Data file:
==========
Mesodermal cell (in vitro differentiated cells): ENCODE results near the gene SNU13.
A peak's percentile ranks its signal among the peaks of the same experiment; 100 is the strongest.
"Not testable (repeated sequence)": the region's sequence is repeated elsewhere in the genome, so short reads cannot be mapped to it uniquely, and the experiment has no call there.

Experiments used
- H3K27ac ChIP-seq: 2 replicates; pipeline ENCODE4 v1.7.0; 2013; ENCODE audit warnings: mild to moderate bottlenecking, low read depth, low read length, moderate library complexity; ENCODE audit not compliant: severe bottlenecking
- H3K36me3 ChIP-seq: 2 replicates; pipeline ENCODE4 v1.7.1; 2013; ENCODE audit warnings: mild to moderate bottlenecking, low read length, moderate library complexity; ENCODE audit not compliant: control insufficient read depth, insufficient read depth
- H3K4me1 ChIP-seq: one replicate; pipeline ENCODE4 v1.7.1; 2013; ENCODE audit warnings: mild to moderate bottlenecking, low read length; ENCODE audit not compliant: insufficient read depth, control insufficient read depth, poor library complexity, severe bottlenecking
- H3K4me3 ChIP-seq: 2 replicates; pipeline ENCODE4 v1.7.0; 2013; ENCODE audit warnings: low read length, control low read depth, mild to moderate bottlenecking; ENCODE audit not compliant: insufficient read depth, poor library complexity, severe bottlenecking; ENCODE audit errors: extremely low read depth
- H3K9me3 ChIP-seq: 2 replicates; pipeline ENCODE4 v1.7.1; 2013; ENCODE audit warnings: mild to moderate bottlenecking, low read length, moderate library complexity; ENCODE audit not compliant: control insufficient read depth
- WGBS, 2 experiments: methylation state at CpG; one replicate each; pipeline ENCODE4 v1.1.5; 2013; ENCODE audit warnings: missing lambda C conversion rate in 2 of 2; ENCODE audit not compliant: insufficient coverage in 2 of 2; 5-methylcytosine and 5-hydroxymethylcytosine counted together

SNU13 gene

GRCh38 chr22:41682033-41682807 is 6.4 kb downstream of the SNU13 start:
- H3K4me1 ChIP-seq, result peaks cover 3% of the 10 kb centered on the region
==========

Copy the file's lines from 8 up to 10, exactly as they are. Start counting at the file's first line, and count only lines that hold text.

- H3K4me3 ChIP-seq: 2 replicates; pipeline ENCODE4 v1.7.0; 2013; ENCODE audit warnings: low read length, control low read depth, mild to moderate bottlenecking; ENCODE audit not compliant: insufficient read depth, poor library complexity, severe bottlenecking; ENCODE audit errors: extremely low read depth
- H3K9me3 ChIP-seq: 2 replicates; pipeline ENCODE4 v1.7.1; 2013; ENCODE audit warnings: mild to moderate bottlenecking, low read length, moderate library complexity; ENCODE audit not compliant: control insufficient read depth
- WGBS, 2 experiments: methylation state at CpG; one replicate each; pipeline ENCODE4 v1.1.5; 2013; ENCODE audit warnings: missing lambda C conversion rate in 2 of 2; ENCODE audit not compliant: insufficient coverage in 2 of 2; 5-methylcytosine and 5-hydroxymethylcytosine counted together